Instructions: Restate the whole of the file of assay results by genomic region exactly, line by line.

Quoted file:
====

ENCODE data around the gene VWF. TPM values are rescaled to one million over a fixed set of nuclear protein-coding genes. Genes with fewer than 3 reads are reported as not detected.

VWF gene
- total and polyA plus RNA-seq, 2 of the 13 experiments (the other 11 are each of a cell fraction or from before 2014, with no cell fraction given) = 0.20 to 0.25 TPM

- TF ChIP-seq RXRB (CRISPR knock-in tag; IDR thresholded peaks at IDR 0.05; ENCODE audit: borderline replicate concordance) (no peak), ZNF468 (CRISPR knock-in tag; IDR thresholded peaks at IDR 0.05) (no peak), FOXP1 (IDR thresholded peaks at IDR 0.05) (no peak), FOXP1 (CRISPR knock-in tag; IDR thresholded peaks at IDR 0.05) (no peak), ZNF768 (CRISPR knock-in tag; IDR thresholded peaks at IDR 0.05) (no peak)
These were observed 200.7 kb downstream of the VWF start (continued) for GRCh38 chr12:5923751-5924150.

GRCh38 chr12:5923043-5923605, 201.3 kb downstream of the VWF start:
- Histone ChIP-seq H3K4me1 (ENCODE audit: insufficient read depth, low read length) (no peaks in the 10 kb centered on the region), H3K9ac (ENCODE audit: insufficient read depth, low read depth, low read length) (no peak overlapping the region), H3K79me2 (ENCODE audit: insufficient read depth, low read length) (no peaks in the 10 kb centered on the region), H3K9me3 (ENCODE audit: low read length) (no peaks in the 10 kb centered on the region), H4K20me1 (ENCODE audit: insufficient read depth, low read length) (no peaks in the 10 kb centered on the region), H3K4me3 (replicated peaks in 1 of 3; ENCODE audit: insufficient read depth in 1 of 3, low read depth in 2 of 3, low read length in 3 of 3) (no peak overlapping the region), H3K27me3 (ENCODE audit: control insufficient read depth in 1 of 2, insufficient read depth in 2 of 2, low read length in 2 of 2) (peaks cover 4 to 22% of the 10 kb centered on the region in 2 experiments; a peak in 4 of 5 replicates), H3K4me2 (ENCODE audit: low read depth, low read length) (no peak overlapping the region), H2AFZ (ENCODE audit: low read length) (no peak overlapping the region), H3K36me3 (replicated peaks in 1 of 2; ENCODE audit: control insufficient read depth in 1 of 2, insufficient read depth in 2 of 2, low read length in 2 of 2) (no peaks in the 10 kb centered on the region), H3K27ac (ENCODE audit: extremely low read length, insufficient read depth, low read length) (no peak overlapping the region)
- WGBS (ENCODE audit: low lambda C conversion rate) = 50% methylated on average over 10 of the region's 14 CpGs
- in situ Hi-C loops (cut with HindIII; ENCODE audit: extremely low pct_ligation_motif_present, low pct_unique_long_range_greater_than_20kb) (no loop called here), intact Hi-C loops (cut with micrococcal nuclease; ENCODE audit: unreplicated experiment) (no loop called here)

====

ENCODE data around the gene VWF. TPM values are rescaled to one million over a fixed set of nuclear protein-coding genes. Genes with fewer than 3 reads are reported as not detected.

VWF gene
- total and polyA plus RNA-seq, 2 of the 13 experiments (the other 11 are each of a cell fraction or from before 2014, with no cell fraction given) = 0.20 to 0.25 TPM

- TF ChIP-seq RXRB (CRISPR knock-in tag; IDR thresholded peaks at IDR 0.05; ENCODE audit: borderline replicate concordance) (no peak), ZNF468 (CRISPR knock-in tag; IDR thresholded peaks at IDR 0.05) (no peak), FOXP1 (IDR thresholded peaks at IDR 0.05) (no peak), FOXP1 (CRISPR knock-in tag; IDR thresholded peaks at IDR 0.05) (no peak), ZNF768 (CRISPR knock-in tag; IDR thresholded peaks at IDR 0.05) (no peak)
These were observed 200.7 kb downstream of the VWF start (continued) for GRCh38 chr12:5923751-5924150.

GRCh38 chr12:5923043-5923605, 201.3 kb downstream of the VWF start:
- Histone ChIP-seq H3K4me1 (ENCODE audit: insufficient read depth, low read length) (no peaks in the 10 kb centered on the region), H3K9ac (ENCODE audit: insufficient read depth, low read depth, low read length) (no peak overlapping the region), H3K79me2 (ENCODE audit: insufficient read depth, low read length) (no peaks in the 10 kb centered on the region), H3K9me3 (ENCODE audit: low read length) (no peaks in the 10 kb centered on the region), H4K20me1 (ENCODE audit: insufficient read depth, low read length) (no peaks in the 10 kb centered on the region), H3K4me3 (replicated peaks in 1 of 3; ENCODE audit: insufficient read depth in 1 of 3, low read depth in 2 of 3, low read length in 3 of 3) (no peak overlapping the region), H3K27me3 (ENCODE audit: control insufficient read depth in 1 of 2, insufficient read depth in 2 of 2, low read length in 2 of 2) (peaks cover 4 to 22% of the 10 kb centered on the region in 2 experiments; a peak in 4 of 5 replicates), H3K4me2 (ENCODE audit: low read depth, low read length) (no peak overlapping the region), H2AFZ (ENCODE audit: low read length) (no peak overlapping the region), H3K36me3 (replicated peaks in 1 of 2; ENCODE audit: control insufficient read depth in 1 of 2, insufficient read depth in 2 of 2, low read length in 2 of 2) (no peaks in the 10 kb centered on the region), H3K27ac (ENCODE audit: extremely low read length, insufficient read depth, low read length) (no peak overlapping the region)
- WGBS (ENCODE audit: low lambda C conversion rate) = 50% methylated on average over 10 of the region's 14 CpGs
- in situ Hi-C loops (cut with HindIII; ENCODE audit: extremely low pct_ligation_motif_present, low pct_unique_long_range_greater_than_20kb) (no loop called here), intact Hi-C loops (cut with micrococcal nuclease; ENCODE audit: unreplicated experiment) (no loop called here)